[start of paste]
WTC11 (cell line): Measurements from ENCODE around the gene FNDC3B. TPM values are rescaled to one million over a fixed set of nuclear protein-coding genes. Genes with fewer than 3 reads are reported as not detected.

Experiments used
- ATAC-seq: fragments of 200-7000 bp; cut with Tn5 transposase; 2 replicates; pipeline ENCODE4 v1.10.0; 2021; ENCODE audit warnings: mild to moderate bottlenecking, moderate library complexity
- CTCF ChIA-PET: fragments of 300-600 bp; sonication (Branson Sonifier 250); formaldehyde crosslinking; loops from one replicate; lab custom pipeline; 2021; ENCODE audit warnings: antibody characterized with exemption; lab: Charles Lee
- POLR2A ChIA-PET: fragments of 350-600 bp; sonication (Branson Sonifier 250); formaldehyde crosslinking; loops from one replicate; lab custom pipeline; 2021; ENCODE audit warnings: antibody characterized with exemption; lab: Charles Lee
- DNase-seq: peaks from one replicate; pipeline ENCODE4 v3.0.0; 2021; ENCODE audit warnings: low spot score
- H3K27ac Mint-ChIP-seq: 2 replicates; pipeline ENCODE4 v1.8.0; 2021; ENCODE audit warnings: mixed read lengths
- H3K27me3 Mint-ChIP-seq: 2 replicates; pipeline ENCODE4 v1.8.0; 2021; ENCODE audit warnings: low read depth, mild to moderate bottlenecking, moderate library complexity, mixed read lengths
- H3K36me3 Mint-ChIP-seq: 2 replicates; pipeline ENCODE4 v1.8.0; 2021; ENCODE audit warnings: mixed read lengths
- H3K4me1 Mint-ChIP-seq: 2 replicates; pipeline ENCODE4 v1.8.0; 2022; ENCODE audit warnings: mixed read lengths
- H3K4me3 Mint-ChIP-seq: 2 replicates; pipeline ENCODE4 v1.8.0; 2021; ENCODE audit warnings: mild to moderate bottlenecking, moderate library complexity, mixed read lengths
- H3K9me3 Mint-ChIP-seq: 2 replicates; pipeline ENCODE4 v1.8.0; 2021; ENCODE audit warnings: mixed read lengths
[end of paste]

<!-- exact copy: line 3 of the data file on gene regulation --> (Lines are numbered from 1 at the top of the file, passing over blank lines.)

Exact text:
- ATAC-seq: fragments of 200-7000 bp; cut with Tn5 transposase; 2 replicates; pipeline ENCODE4 v1.10.0; 2021; ENCODE audit warnings: mild to moderate bottlenecking, moderate library complexity